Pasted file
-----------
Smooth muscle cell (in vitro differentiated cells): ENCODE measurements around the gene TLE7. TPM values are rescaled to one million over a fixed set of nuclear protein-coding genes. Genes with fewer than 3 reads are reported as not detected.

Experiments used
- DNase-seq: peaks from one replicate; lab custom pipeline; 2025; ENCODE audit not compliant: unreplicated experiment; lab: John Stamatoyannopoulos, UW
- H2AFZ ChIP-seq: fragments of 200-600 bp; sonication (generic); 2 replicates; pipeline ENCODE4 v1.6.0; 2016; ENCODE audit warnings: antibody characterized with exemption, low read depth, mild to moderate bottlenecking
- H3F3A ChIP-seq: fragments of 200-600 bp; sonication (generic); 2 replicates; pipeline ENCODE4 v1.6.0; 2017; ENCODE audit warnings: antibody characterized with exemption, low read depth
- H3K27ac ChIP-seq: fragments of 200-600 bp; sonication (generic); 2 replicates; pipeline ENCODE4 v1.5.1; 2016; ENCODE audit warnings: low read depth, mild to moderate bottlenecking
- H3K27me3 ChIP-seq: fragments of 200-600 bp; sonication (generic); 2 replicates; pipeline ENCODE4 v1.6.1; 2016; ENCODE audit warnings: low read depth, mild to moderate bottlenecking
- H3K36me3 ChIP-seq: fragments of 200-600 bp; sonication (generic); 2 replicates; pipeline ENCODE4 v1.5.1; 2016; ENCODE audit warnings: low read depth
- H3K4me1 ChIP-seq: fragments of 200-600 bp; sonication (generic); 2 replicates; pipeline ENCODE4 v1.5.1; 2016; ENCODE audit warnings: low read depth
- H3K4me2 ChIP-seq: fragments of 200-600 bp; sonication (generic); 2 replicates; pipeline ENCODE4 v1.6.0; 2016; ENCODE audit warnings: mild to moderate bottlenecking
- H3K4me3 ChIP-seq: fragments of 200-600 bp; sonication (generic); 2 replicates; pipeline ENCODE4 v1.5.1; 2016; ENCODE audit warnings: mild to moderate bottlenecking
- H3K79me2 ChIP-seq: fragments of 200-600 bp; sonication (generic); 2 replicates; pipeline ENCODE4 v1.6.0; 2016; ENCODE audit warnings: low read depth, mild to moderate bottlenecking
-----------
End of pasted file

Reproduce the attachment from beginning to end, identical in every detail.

Smooth muscle cell (in vitro differentiated cells): ENCODE measurements around the gene TLE7. TPM values are rescaled to one million over a fixed set of nuclear protein-coding genes. Genes with fewer than 3 reads are reported as not detected.

Experiments used
- DNase-seq: peaks from one replicate; lab custom pipeline; 2025; ENCODE audit not compliant: unreplicated experiment; lab: John Stamatoyannopoulos, UW
- H2AFZ ChIP-seq: fragments of 200-600 bp; sonication (generic); 2 replicates; pipeline ENCODE4 v1.6.0; 2016; ENCODE audit warnings: antibody characterized with exemption, low read depth, mild to moderate bottlenecking
- H3F3A ChIP-seq: fragments of 200-600 bp; sonication (generic); 2 replicates; pipeline ENCODE4 v1.6.0; 2017; ENCODE audit warnings: antibody characterized with exemption, low read depth
- H3K27ac ChIP-seq: fragments of 200-600 bp; sonication (generic); 2 replicates; pipeline ENCODE4 v1.5.1; 2016; ENCODE audit warnings: low read depth, mild to moderate bottlenecking
- H3K27me3 ChIP-seq: fragments of 200-600 bp; sonication (generic); 2 replicates; pipeline ENCODE4 v1.6.1; 2016; ENCODE audit warnings: low read depth, mild to moderate bottlenecking
- H3K36me3 ChIP-seq: fragments of 200-600 bp; sonication (generic); 2 replicates; pipeline ENCODE4 v1.5.1; 2016; ENCODE audit warnings: low read depth
- H3K4me1 ChIP-seq: fragments of 200-600 bp; sonication (generic); 2 replicates; pipeline ENCODE4 v1.5.1; 2016; ENCODE audit warnings: low read depth
- H3K4me2 ChIP-seq: fragments of 200-600 bp; sonication (generic); 2 replicates; pipeline ENCODE4 v1.6.0; 2016; ENCODE audit warnings: mild to moderate bottlenecking
- H3K4me3 ChIP-seq: fragments of 200-600 bp; sonication (generic); 2 replicates; pipeline ENCODE4 v1.5.1; 2016; ENCODE audit warnings: mild to moderate bottlenecking
- H3K79me2 ChIP-seq: fragments of 200-600 bp; sonication (generic); 2 replicates; pipeline ENCODE4 v1.6.0; 2016; ENCODE audit warnings: low read depth, mild to moderate bottlenecking